1t, grade,- 6*grade, 3:45-5:15
,M '


Wauchula State Bank is cele-
brating its 80th anniversary
with Customer Appreciation
Days this coming Tuesday
through Thursday.
Employees will serve refresh-
ments to customers.
"It's our way of saying 'thank
you' to the thousands of resi-
dents in Hardee and Highlands
counties we've served over the
past eight decades," said Presi-
dent Robert E. "Bob" Hanchey.
Chairman J.W. "Bill" Crews
Jr. added, "Few banks have
been able to remain family-
owned, local and independent
for this long. Our conservative,


customer-focused approach has
produced the strong, experi-
enced bank we are today."
Additionally, the bank is
hosting chamber functions for
the business community in both
Hardee and Highlands counties,
where it has six branch offices.
Wauchula State 'Bank first
opened for business on April
24, 1929.
It currently has assets in
excess of $583, million and
serves families and businesses
in Wauchula, Bowling Green,
Zolfo Springs, Sebring and'
Lake Placid, as well as online at
www.wauchulastatebank.com.


COME OUT AND SUPPORT

* HARDEE ATHLETICS! ^

4PM 9PM

WEDNESDAYS BOYS BASKETBALL

THURSDAYS BOYS WEIGHTLIFTING
FRIDAY CHEERLEADERS


FUEGO'S WILL DONATE

10% OF YOUR
DINNER CHECK


DALE E.. ROBERTS
Army Pvt. Dale E. Roberts
has graduated from basic com-
bat training at Fort Jackson in
Columbia, S.C.
During the nine weeks of
training, the soldier studied the
Army mission, history, tradition
and core values. He also
received instruction and prac-
tice in basic combat skills, mil-
itary weapons, chemical war-
fare and bayonets. drill and cer-
emony,.,qirching, r, ile mmiks-
manship, map reading, field
tactics, military courtesy, basic
First Aid, and field and training
exercises.
Roberts is a 1998 graduate of
Hardee Senior High School.

If one does not know to which
port one is sailing, no wind is
favorable.


The two mo
things in lif
friends and
bullpen.


-Seneca
)st important
fe are good
I a strong

-Bob Lemon


Wauchula State Bank


Celebrates 80 Years


Hilltop Elementary School

09pri . '


School-Wide Yard Sale

Saturday April 25 8-12

Bounce Houses Dunk Tank Food

All Proceeds to Benefit Hilltop Elementary School


The registration dates listed above are MANDATORYI Anyone interested in Cat Cheer Clinic
MUST register their child on one of these days!

Child's Name:
Parent's Name:
Child's age & Grade
Cheerleader to be credited:
T-shirt size:
Insurance Company:
Policy Number:_________
Emergency Contact:________________________________
Any Allergies:________________________________
U,


77th JHomecoming



Sunday, April 26 10 a.m.


Dinner On The Grounds Following Morning Service.


Afison-Spencer Pastor

10am 11am -Mitch Landress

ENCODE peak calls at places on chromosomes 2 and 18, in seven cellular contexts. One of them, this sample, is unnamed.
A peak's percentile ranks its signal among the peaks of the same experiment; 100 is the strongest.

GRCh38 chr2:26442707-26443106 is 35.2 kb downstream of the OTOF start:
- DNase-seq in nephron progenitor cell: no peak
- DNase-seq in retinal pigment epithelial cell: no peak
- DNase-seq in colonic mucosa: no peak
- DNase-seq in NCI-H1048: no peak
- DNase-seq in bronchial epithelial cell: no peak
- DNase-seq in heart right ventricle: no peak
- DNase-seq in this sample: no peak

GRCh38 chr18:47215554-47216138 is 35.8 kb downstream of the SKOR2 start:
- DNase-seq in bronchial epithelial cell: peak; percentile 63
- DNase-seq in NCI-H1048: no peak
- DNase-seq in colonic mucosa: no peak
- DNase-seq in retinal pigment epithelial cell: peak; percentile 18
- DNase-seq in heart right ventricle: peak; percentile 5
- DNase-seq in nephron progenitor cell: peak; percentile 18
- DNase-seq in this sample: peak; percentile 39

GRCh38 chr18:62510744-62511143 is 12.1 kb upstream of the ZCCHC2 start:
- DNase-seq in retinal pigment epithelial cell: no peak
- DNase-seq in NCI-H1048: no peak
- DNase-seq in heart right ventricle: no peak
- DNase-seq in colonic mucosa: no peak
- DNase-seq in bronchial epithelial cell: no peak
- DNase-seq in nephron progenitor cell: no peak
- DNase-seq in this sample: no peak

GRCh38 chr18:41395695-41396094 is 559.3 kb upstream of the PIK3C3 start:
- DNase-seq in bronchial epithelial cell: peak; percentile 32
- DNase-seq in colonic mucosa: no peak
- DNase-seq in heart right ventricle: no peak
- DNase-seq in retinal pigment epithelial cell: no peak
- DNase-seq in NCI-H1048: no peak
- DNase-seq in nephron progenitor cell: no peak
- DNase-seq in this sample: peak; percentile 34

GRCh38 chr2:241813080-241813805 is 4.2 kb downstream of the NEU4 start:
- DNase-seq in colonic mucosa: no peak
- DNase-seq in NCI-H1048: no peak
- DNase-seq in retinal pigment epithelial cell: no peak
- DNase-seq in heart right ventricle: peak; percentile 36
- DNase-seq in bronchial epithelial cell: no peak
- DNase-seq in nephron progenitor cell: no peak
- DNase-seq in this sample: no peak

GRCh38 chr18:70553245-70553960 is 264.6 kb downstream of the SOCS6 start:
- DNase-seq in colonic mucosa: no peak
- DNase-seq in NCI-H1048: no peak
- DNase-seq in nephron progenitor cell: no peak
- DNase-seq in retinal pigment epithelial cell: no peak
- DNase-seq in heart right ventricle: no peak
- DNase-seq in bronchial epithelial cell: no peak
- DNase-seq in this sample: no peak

Homecoming Service


to follow singing.






NortsideBaptst Curc


By JOAN SEAMAN
Of The Herald-Advocate
The Hardee County Health
Department recently increased
some of its fees to meet their
actual Costs.
.The new fee schedule was
approved by the Hardee County
Commission at its meeting last
week.
The fees are divided into var-
ious kinds. Some have a sliding
scale, depending on the family
size and income and some have
no sliding scale. For those ser-
vices applicable to a sliding
scale, it can vary from as low as
17 percent of cost to 95 percent.
Those on Medicare, Medi-
caid or Health Insurance are re-
ferred to a Primary Care pro-
vider or for Medicaid eligibility
at their first visit. If they don't
apply or use those resources,
they will pay 100 percent of
fees.
The most change is in the
cost of immunizations for
adults. The pneumonia vaccine
is now $46, tetanus/diptheria
$30, meningitis combined
$108, and varicella (chicken
pox) and yellow fever each $94.
Obviously some of these are
needed for traveling overseas.
There are also charges of
$210 per vial for rabies vaccine,
$47 for typhoid and $20 for
some allergy/vitamin shots.
These are unchanged from the
previous fee update.
Fees fall into several cate-
gories: health education; med-
ical records, vital statistics and
notary; lab; new and routine
office visits; maternity/obstetri-
cal and well baby/child health;
family planning; and the new-
est, dental care.
In a separate category are


environmental health services,
varying from water sample test-
ing; public water annual operat-
ing permits; mobile home and
RV park permits; and annual
permits/inspection and training
for residential, school food ser-
vice, child care centers; migrant
labor camps; onsite sewage dis-
posal systems; body piercing
businesses; and pools and
bathing places.
A complete list of fees is